Wednesday, September 23, 2020

Researcher gets flak over study into dangerous herbicide

Mar 25. 2018
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By CHULARAT SAENGPASSA
THE NATION

AN award-winning researcher, Assoc Professor Puangrat Kajitvichyanukul, has been caught up in a storm of protest for speaking out about a life-threatening chemical that farmers may have inadvertently spread in the environment.

The Federation of Farmers’ Safety has accused Puangrat’s research of causing damage and pressured her to resign from the state-owned Naresuan University before the end of this month. 

“Show responsibility for the damages caused,” the federation has demanded.

Puangrat, the head of the Centre of Excellence on Environmental Research and Innovation at the university’s Faculty of Engineering, has recently disclosed alarming findings from a research project. The study showed that there are high concentrations of paraquat, a widely used herbicide that is harmful to humans, in some areas of Nong Bua Lamphu’s Suwannakhuha district. 

After the findings were disclosed, the Public Health Ministry considered a plan to ban paraquat. Last year, at least 102 people in Nong Bua Lamphu came down with necrotising fasciitis, a flesh-eating disease. Six people died from it.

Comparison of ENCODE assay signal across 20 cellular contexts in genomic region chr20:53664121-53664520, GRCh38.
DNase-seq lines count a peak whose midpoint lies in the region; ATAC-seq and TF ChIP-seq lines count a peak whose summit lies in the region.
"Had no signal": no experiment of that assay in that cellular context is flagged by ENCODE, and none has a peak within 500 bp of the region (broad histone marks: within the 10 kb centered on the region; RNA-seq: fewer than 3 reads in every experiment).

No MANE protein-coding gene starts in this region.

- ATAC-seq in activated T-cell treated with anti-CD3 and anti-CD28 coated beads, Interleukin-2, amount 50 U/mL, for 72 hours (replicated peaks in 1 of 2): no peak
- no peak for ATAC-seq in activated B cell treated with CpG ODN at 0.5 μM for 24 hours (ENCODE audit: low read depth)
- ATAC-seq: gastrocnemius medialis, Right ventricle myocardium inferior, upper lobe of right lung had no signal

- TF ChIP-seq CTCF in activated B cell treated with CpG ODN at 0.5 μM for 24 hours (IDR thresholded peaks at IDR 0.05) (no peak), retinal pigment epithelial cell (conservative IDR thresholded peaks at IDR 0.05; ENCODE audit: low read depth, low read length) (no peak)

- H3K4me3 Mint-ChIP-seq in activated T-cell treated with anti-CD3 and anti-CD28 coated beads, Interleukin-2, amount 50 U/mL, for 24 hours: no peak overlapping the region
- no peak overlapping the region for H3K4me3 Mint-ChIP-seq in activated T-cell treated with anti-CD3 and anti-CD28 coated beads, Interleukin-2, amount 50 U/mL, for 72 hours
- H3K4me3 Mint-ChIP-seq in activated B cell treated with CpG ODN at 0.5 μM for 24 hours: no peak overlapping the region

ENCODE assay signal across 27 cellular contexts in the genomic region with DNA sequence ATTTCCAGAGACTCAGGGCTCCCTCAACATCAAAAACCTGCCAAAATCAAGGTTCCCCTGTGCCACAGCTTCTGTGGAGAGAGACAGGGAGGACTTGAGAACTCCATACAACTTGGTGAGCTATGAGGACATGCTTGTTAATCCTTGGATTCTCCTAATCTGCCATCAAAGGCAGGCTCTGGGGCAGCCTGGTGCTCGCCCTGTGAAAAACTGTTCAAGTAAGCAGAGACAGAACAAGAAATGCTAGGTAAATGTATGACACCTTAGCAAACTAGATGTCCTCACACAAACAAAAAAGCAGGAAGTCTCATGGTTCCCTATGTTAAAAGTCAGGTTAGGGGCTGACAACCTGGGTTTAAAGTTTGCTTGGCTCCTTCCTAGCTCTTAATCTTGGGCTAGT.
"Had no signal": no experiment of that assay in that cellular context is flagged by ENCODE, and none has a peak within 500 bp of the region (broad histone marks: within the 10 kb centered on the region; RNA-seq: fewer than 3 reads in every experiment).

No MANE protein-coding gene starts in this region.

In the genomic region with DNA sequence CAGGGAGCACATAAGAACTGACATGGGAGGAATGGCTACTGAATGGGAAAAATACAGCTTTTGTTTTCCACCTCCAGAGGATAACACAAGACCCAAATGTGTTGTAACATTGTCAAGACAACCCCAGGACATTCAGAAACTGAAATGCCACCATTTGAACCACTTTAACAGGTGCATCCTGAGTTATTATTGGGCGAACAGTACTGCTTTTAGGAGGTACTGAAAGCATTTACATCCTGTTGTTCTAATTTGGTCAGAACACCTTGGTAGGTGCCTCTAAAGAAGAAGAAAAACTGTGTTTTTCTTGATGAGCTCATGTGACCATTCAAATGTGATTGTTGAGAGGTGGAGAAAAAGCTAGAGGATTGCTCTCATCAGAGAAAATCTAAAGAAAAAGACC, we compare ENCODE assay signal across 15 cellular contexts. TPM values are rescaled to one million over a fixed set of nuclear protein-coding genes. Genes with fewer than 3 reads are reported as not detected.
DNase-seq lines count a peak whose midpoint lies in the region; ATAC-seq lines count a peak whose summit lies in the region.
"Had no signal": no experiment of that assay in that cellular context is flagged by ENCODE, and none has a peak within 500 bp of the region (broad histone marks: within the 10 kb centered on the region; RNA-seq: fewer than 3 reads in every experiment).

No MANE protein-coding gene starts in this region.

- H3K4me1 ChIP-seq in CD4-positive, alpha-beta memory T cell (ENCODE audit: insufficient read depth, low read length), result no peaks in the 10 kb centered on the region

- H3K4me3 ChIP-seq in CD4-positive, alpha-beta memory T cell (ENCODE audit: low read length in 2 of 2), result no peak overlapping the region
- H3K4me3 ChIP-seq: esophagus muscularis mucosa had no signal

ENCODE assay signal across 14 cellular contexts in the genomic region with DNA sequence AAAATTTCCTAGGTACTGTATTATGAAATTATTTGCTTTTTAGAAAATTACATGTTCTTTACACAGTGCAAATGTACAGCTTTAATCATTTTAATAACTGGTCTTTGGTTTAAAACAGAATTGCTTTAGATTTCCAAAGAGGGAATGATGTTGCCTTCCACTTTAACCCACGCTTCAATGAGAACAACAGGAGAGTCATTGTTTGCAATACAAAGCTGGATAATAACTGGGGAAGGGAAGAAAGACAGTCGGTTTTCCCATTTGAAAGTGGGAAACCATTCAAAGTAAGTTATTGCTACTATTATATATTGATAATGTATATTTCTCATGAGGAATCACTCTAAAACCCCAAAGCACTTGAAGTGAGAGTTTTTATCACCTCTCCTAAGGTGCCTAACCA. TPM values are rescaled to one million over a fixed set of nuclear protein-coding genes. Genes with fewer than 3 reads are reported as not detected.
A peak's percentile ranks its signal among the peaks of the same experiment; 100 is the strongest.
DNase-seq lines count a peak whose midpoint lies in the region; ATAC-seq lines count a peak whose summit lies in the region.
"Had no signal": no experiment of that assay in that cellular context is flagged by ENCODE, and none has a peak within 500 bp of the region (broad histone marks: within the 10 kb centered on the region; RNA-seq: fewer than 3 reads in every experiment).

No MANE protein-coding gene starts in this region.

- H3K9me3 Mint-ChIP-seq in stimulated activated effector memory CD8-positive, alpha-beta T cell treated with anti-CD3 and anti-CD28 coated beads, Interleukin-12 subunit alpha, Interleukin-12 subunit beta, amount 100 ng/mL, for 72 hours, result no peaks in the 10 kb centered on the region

The Federation of Farmers’ Safety was established not long after the possibility of a paraquat ban emerged. 

Thailand is the world’s fourth-largest importer of paraquat, with sales soaring past Bt1 billion a year. 

It remains unclear whether the Federation of Farmers’ Safety has any direct link to herbicide-selling firms. However, the federation has apparently often joined activities alongside the Thai Crop Protection Association, which was founded by herbicide and pesticide sellers. 

During an exclusive interview with The Nation at the height of paraquat controversy, Puangrat said she believed her research findings must have affected the businesses of some companies, as friction from the private sector had become intense.

On March 27, a subcommittee established by the Hazardous Substances Committee will conclude on whether to act on the Public Health Ministry’s suggestion that paraquat be banned. 

She said firms had contacted her university and tried to prevent her from presenting her research findings to the National Legislative Assembly (NLA) and various government agencies. 

“They reacted really fast. Initially, my university and I were caught off guard,” she said. 

Puangrat said her university agreed to fund the research in Nong Bua Lamphu after Warangkana Inthalohith of the National Health Assembly raised concerns that flesh-eating cases in the northeastern province might be linked to farm chemicals. The research kicked off with the approval from the Nong Bua Lamphu Public Health Office.

The research team first collected samples from Tambon Boontun and interviewed residents there last December. 

“Local people told me that they developed rashes and wounds one day after wading through local water. If they didn’t rush for treatment, a risk of amputation emerged within the next three to four days,” Puangrat said. 

She said in Tambon Boontun, sugarcane growers had used herbicides at the amount three to four times higher than the recommended levels, and their plantations surrounded a closed reservoir. 

“After samples were tested and analysed, I could not sleep for a week because the results were frightening,” she said. She said her team had re-examined the results to double-check them.